"The beauty of this series of letters is that both the selection and the wonderful annotation provides the reader with a fascinating portrait. King's letters allow us a window onto her sea-island plantation world: illnesses, emotions, habits, practices, the gossip and grind of everyday life. Pavich-Lindsay has taken a very ordinary woman's letters and put them into an extraordinarily rich context which illuminates an entire era and region."
—Catherine Clinton, author of Fanny Kemble's Civil Wars
"It is hard to put this volume down. . . . This volume will be of immeasurable interest to students, scholars, and the general public—to all those seeking greater insights into women and plantation life in the Old South."
"This is a valuable record of King's many roles and her relationship with, and attitude toward, her enslaved workers."
—The Courier, Tennessee Historical Commission
"Pavich-Lindsay . . . persuasively argues how the examination of one woman's letters can reveal much about an entire society and period. . . . Those interested in the Old South or women's history can learn much of interest from this collection."
—Virginia Quarterly Review
"King . . . creates a compelling portrait of Sea Island plantation life by retelling the mundane and quotidian. The richness is in the detail . . . [the book] provides important insight into the minds and lives of antebellum Southern women. . . . Offers especially fascinating glimpses into Southern life . . . King has succeeded in making a significant contribution to our understanding of the larger issues of antebellum Southern life."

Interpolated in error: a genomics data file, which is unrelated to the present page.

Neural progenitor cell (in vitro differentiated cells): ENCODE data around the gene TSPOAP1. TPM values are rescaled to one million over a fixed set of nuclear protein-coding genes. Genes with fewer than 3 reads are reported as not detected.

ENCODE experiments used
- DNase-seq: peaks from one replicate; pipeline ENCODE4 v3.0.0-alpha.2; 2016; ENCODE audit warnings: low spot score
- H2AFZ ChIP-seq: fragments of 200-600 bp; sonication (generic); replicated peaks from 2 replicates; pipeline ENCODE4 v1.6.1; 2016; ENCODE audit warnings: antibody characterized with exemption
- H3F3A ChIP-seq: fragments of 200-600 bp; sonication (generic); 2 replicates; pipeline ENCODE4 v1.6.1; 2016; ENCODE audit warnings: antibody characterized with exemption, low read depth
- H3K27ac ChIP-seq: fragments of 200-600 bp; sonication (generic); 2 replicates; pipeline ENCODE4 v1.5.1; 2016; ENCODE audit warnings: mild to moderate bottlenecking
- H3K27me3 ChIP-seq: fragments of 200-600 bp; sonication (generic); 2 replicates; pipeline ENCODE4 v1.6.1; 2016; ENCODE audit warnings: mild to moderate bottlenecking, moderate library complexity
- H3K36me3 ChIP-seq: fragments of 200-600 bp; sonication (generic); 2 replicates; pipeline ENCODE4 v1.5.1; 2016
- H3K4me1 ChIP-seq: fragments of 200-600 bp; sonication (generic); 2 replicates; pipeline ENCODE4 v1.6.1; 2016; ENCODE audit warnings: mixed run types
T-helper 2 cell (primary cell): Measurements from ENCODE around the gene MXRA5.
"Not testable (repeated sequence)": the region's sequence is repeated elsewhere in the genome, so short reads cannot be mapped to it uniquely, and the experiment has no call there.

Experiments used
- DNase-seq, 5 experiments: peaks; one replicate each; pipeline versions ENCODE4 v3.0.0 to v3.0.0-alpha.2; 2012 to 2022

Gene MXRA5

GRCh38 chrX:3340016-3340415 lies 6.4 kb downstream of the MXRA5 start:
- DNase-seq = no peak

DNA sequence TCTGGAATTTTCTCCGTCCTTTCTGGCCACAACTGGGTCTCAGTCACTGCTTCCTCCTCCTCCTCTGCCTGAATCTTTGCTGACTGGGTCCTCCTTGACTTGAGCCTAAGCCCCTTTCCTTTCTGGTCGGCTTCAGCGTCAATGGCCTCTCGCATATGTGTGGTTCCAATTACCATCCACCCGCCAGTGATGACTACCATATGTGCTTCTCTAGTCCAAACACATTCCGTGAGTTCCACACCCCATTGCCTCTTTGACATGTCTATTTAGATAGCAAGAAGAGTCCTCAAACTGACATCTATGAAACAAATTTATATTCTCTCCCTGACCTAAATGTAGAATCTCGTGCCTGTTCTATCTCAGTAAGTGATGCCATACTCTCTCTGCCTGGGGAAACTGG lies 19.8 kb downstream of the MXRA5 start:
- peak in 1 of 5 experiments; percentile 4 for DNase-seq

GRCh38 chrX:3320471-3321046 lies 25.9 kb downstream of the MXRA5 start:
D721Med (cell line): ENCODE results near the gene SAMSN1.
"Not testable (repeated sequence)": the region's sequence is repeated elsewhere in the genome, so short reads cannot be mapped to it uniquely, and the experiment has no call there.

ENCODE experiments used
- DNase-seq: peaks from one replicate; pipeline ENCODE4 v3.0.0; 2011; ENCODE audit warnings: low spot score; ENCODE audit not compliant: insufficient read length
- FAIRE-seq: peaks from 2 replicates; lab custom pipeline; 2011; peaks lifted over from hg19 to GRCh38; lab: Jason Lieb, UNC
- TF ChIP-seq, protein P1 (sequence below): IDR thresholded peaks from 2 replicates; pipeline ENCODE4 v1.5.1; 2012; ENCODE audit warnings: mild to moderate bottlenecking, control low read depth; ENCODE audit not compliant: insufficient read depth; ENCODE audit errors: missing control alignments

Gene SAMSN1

—Civil War History
"[Anna's] engaging correspondence will edify scholars researching antebellum women and family, particularly those debunking the mythology of Tara."
—Journal of Southern History
Anna Matilda Page was reared with the expectation that she would marry a planter, have children, and tend to her family's domestic affairs. Untypically, she was also schooled by her father in all aspects of plantation management, from seed cultivation to building construction. That grounding would serve her well. By 1842 her husband's properties were seized, owing to debts amassed from crop failures, economic downturns, and extensive investments in land, enslaved workers, and the development of the nearby port town of Brunswick. Anna and her family were sustained, however, by Retreat, the St. Simons Island property left to her in trust by her father. With the labor of fifty bondpeople and "their increase" she was to strive, with little aid from her husband, to keep the plantation solvent.
A valuable record of King's many roles, from accountant to mother, from doctor to horticulturist, the letters also reveal much about her relationship with, and attitudes toward, her enslaved workers. Historians have yet to fully understand the lives of plantation mistresses left on their own by husbands pursuing political and other professional careers. Anna Matilda Page King's letters give us insight into one such woman who reluctantly entered, but nonetheless excelled in, the male domains of business and agriculture.
Read more about St. Simons Island at the New Georgia Encyclopedia.
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